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It’s Hard to Believe These Are Migraine Symptoms (But They Are)

Working on an Migraine.com article about all the migraine symptoms that most people have no idea are related to migraine reminded me of the list of symptoms I made for my internist in 2008. The list of all the weird things happening in my body that seemed to have no explanation was more than a page long. My doctor had no idea what they could point to. Now I know that, except for cold sores, they were all migraine symptoms.

I’m a little uncomfortable sharing such a private list, but I think it’s important to show some of the possible varied and strange migraine symptoms, as well as how severe migraine can be. Most of them are direct migraine symptoms, but some were a result of migraine symptoms (like tingling arms, which was part of a cascade of physical reactions due to constant neck pain that ultimately resulted in pinched nerves). Certain symptoms were so normal that I didn’t even think to include them on the list, like tooth sensitivity, earaches, eye irritation, or neck pain. Others were such common migraine symptoms that I didn’t mention them. Still others I was embarrassed to reveal, like hallucinating sounds.

It’s odd to think that we can be in our bodies and still not be able to figure out what’s going on or dismiss the signals that something’s not working right. But we do it all the time. I have lived with chronic migraine for the vast majority of my life and have been writing about it for nearly 10 years. Still, it’s only been in the last year that I’ve been able to connect the last of these weird symptoms to migraine.

This list doesn’t represent all of my symptoms or even the worst I experienced, but they came shortly after the turning point when my illness went from bad to terrible, in June 2007. My symptoms continued to worsen for another 2.5 years. I lived it and still have trouble believing how incredibly sick I was. It’s no wonder people without migraine have no idea how severe this illness can be.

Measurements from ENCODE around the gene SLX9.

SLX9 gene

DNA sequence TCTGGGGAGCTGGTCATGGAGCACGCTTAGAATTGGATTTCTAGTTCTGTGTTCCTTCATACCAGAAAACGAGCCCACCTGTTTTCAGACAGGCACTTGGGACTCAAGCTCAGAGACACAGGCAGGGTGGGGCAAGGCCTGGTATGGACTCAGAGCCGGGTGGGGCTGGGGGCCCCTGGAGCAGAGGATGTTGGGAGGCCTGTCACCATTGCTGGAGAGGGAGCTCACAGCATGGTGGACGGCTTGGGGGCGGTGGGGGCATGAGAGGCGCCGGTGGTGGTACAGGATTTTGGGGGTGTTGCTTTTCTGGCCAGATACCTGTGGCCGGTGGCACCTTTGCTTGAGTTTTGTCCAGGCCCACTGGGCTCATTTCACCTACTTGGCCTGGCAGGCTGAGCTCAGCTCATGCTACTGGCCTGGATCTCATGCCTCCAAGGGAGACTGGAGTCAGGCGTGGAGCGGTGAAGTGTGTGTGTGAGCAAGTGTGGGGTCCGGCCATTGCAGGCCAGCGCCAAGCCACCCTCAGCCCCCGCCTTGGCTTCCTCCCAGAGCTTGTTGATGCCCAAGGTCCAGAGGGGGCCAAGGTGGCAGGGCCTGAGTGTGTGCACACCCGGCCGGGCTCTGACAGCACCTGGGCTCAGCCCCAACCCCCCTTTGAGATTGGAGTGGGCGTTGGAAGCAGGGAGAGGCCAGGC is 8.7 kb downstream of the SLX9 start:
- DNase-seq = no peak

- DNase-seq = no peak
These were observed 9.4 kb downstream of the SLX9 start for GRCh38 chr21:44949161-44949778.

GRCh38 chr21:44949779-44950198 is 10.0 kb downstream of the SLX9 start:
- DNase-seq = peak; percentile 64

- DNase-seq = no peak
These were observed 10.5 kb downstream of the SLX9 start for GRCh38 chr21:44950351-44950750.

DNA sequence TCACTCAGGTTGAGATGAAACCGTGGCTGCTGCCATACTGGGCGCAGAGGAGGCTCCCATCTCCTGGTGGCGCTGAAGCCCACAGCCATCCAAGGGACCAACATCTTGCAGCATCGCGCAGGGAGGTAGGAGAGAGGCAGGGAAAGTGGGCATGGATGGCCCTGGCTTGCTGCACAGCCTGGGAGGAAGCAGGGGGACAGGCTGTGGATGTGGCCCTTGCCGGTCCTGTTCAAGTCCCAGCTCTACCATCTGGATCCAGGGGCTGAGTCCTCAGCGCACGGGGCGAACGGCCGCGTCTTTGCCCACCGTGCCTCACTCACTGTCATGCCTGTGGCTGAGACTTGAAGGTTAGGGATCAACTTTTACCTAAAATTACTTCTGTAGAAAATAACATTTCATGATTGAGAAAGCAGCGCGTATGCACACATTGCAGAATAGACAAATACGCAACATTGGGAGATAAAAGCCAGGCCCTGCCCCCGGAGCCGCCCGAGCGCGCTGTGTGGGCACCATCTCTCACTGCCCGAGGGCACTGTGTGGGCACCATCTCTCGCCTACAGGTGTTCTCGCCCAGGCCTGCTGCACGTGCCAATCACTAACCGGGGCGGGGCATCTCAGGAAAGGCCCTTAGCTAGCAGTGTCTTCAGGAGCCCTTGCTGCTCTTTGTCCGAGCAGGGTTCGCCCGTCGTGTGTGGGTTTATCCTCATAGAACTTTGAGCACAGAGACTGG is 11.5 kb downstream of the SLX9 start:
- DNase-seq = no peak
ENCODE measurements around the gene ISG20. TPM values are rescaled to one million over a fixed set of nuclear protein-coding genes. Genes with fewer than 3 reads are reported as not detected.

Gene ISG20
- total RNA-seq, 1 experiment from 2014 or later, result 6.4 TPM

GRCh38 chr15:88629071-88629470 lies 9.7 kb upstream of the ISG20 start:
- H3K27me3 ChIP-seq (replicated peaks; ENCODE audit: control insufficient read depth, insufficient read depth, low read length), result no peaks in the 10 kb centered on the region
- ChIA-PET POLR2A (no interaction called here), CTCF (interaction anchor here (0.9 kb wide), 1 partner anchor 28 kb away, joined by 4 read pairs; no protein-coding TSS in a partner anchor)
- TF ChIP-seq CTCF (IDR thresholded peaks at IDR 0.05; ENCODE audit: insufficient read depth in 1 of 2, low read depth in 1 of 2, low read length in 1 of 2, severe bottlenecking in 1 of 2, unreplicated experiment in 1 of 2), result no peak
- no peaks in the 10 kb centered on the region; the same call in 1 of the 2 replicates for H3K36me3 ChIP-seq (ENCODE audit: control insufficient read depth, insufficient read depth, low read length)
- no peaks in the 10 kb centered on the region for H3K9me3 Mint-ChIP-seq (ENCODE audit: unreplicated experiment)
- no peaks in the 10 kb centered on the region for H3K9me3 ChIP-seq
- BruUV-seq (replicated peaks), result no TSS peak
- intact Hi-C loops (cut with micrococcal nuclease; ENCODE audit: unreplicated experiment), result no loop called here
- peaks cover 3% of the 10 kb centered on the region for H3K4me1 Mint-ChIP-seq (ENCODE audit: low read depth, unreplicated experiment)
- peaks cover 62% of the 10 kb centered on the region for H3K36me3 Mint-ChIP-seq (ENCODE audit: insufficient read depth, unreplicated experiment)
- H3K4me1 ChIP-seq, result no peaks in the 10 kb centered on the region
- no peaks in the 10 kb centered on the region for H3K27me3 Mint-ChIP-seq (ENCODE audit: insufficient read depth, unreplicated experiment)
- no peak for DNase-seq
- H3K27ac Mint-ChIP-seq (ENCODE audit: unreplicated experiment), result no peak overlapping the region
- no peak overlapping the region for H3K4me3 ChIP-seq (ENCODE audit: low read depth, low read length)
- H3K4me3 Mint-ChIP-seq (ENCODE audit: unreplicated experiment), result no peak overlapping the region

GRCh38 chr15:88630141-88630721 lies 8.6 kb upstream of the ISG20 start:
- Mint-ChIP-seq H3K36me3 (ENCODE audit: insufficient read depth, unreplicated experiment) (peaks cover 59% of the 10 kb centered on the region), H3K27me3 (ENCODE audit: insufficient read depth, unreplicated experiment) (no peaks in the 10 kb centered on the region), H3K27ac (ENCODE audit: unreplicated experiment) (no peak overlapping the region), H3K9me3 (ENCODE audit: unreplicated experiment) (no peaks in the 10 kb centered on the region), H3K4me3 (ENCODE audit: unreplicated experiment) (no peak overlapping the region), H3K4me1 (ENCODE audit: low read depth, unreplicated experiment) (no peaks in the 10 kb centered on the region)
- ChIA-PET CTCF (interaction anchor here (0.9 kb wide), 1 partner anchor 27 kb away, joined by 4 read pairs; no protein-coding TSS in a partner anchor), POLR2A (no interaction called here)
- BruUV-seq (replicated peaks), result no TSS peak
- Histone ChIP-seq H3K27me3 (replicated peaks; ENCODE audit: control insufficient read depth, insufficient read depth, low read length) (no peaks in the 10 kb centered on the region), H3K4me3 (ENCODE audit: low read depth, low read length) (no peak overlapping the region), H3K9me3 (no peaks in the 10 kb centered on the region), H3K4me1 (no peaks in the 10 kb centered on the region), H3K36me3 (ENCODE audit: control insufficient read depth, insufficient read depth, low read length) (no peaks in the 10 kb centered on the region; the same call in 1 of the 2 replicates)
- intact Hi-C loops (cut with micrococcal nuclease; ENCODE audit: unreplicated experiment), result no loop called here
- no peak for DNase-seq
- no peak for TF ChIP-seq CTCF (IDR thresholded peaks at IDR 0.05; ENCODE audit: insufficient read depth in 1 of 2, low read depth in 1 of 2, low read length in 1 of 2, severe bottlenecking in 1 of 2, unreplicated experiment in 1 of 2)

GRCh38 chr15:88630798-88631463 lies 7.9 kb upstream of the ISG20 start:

Symptom Summary for Kerrie Smyres, 4/7/08

ACUTE

Nausea

  • Current biggest concern
  • Increases over first hour each day
  • Food usually decreases for 1-2 hours

Feeling faint, lightheaded, blacking out (also chronic)

  • Worsened by standing up, exercise
  • Blackouts (either last less than 30 seconds or until I wake up)

Vertigo

  • Usually mild; moderate
  • Diagnosed with Meneire’s without hearing loss, 2000

Sensitivity to exertion/exercise

  • Walking a half mile = feeling faint, lightheaded, exhausted
  • Gentle yoga triggers pounding headache

Fatigue

  • Bones feel heavy and tired
  • Nap 3 hours/day at least 5 days/week (from 2 hours a year ago)

Meltdowns

  • Become unreasonable, irritable, exhausted
  • Get lightheaded, woozy
  • Often no obvious trigger; sometimes triggered by hunger, bright lights, crowds

Other

  • 15 lb. weight loss since June 2007
  • Night sweats, chills, shivering
  • Hands, arms tingle 3-5x/night
  • Can’t get workspace bright enough when lighting was once fine (in kitchen, at desk)
  • Whooshing in ears, like blood pulsing; worse during migraine
  • Vision bounces/pulses always; worse during migraine
  • Sudden decreased hearing & ringing in left ear; my voice echoes
  • Canker sores, cold sores
  • Heat intolerance
  • Hand tremor
  • Constipation
  • Nasal congestion
  • Constant thirst, drink 100-150 oz water/day

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Thanks (Interrupted by Migraine)

Thank you all for your kind comments and support. My neglect of the blog has nagged at me, mostly because I felt like I let people down. Even more, I didn’t want to think about migraine or headache. It felt like every moment of my life was devoted to the migraines and I couldn’t dig as deep as I once did.

Oh, gotta go now. My mind is so fried by this current migraine that I can’t build sentences anymore. Not to mention that I’ve become so clumsy my fingers don’t hit the right keys. I’ve been mentally working on a series of posts about what a migraine is really like — and that the headache is really only one component of many oddities that a migraine episode includes. One of the many symptoms of a nervous system temporarily on the fritz. (I hope to add some links to relevant previous posts when I get my body back. Feel free to comment with your experiences.)